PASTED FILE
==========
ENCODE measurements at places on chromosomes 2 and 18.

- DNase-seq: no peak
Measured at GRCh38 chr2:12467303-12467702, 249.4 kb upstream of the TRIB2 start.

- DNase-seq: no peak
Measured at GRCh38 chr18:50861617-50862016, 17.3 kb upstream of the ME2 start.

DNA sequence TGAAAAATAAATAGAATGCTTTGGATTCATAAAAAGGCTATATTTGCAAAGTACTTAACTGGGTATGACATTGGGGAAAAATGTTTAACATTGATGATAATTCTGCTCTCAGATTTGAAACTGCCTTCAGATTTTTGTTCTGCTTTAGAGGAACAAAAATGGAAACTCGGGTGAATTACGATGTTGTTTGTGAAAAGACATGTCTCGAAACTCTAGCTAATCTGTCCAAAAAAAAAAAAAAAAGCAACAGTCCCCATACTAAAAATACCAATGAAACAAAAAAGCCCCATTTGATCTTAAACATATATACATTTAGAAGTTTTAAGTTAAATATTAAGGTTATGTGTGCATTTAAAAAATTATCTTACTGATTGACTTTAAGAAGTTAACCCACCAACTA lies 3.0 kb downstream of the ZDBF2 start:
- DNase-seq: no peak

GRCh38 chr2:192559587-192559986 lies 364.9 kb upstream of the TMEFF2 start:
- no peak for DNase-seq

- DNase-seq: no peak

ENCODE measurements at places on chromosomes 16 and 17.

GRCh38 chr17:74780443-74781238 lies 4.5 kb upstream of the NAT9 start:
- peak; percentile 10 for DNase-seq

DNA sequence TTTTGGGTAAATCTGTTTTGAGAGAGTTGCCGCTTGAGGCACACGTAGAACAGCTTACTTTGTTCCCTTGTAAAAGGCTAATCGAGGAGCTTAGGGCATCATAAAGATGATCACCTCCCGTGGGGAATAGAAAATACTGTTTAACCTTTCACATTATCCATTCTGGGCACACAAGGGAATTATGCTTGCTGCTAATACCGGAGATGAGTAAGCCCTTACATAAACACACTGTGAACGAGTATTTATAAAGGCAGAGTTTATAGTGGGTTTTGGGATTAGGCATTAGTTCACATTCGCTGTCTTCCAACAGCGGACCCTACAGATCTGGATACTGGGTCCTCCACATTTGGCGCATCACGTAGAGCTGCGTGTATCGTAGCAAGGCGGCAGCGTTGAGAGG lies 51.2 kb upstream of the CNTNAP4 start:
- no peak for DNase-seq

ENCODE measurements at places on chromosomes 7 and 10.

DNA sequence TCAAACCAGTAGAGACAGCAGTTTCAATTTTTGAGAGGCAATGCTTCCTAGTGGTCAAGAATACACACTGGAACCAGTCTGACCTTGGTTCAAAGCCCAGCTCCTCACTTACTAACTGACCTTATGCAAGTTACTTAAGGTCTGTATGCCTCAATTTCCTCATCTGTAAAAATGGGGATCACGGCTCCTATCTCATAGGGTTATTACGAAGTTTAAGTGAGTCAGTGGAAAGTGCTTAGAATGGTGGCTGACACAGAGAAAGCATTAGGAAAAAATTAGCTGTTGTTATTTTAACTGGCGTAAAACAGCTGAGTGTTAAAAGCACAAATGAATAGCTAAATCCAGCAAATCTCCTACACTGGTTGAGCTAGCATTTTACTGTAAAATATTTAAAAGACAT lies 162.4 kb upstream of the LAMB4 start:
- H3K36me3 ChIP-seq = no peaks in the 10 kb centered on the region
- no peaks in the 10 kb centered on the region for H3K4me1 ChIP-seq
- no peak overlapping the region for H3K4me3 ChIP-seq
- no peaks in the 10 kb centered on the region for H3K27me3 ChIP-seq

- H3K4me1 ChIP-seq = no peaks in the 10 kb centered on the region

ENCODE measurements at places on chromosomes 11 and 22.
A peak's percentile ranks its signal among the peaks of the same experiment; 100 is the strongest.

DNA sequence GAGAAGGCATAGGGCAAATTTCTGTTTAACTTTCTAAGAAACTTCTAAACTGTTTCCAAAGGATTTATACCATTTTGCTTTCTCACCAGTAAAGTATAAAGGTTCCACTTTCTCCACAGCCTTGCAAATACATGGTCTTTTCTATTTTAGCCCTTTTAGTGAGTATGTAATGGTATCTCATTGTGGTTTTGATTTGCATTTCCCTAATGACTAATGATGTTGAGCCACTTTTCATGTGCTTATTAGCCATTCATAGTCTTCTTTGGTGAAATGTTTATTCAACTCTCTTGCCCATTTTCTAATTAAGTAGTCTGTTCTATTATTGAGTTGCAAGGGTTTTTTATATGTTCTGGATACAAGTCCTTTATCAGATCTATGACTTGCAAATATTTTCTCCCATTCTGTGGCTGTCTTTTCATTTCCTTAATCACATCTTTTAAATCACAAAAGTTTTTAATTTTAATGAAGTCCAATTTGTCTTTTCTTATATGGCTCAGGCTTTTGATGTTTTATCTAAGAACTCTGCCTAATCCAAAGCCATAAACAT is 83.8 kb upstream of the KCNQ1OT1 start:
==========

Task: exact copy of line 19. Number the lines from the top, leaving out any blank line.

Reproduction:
- no peaks in the 10 kb centered on the region for H3K4me1 ChIP-seq